Sales Strategies: Price Wars
If you speak with product managers about sales in general, one of the most often cited complaints is the salesperson’s inability to hold the line on pricing. “Every time I get a call from a salesperson, it’s always about reducing the price a little more in order to win the business”, said one product manager. Sound familiar?
What are some of the rules of engagement when it comes to entering into a price war with a competitor(s)?
Let's start with some cautionary notes on pricing:
1) When you lower your price you set a precedence with that particular customer.
2) If other clients find out, you will be forced to give the same concession under duress or fear of losing them.
3) If your discounts are great, what message does that send to the market? To your customers?
The last note always concerns me the most. The market may perceive such price slashing measures as the beginning of the end. Statements like: “How can they afford to be so cheap?” or “At these low prices, how will they survive?” These statements can hurt and undermine a company's credibility worse than having higher prices.
Now don’t get me wrong, as a consumer love a great deal. But we all know that there are no free lunches in life and somewhere along the road you wind up paying; usually more than you expected.
Having said that, what is a salesperson to do in the face of price pressure? Sell the value of the company? Absolutely. Sell the quality of the product? Absolutely. Sell the customer service and quality of support? Absolutely. This is sales 101, so I'll continue on the assumption you the salesperson have already addressed these issues.
But what if your faced with a competitor who can match your one-for-one on all three? How do you as a salesperson get around that? I recommend the Question, Statement & Silent Approach. The aim or goal of this approach is to sew the seeds of concern.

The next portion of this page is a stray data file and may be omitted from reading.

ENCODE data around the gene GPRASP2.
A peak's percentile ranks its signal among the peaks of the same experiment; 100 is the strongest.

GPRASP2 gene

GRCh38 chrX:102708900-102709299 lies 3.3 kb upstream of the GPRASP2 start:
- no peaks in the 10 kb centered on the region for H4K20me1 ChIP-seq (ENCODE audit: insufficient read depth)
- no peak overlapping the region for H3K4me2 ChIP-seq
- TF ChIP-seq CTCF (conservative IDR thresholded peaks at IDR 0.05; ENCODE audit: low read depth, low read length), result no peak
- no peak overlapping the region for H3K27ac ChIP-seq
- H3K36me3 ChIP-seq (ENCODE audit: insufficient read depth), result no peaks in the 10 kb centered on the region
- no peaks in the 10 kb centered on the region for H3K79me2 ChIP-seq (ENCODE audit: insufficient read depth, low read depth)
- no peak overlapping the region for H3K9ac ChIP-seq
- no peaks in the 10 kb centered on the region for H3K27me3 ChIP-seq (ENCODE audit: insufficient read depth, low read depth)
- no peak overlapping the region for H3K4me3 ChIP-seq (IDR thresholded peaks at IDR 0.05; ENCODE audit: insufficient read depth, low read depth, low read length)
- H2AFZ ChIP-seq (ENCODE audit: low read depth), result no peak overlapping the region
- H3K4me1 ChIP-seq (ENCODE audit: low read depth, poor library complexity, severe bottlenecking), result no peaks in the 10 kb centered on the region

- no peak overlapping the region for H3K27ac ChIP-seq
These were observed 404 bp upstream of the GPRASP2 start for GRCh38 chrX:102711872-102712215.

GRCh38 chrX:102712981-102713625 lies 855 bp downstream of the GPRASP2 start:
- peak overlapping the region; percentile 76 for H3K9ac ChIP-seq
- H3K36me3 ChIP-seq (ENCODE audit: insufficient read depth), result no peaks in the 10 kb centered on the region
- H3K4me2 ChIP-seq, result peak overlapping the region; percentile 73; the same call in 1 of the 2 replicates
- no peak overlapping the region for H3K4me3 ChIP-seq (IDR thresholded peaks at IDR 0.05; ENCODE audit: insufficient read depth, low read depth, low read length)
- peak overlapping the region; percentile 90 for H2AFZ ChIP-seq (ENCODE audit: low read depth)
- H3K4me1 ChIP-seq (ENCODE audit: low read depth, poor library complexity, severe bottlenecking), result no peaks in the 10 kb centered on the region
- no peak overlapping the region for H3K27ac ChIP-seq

A phone call or face-to-face meeting should go something like this:
For example, use the questions cited above, “How can they afford to be so cheap?” and then add "I know what it cost to build and support the project and I'm stumped!" First you ask the question and then you make a 'doubting' statement. And, as soon as you make the statement, be QUIET and wait for the customer to respond. You will either get one of two key responses:
1) A confirmation of your thinking (i.e., I don't know either which makes me somewhat suspicious of their intent) , or
2) An explanation that might be useful to you (i.e., customer says, "I don't know if you knew, but we guaranteed them a minimum for the next 3 years. That's why the price is so low"). This is probably information you did not have before; be alert and keep probing.
Other follow-on questions can include, “At these low prices, how will they survive?” or "Will they have to scale back on their support to you (the customer) in order to give you these prices?"
Remember you goal is to indirectly plant in the customer's mind your "shock and disbelief" that you competitor has lowered their price.
This strategy works for larger sales as opposed to smaller retail/commodity sales. For example, if you selling a large computer network to a big company, this approach can be used to stave off price slashing.
In smaller or more retail-like sales, this strategy is less effective. For example, Cingular Wireless recently initiated aggressive nationwide pricing plans that could spark a pricing war. The strategy I outlined for selling a customer will have little if no affect because the majority of customer are price shopping. Technical support follows right behind pricing but is less of a concern for two reasons: 1) Customer assumes good quality service, and 2) if the customer doesn't get good quality service, they can switch to a new phone (which at today's rate are almost being given away).
In large sales, a decision a customer makes has long term ramifications on their business. For smaller sales, the decision can be reversed with minor inconvenience to the customer.
© 2004. Victor Antonio G.. All Rights in All Media Reserved. Victor Antonio G. is a sales trainer and motivational coach.
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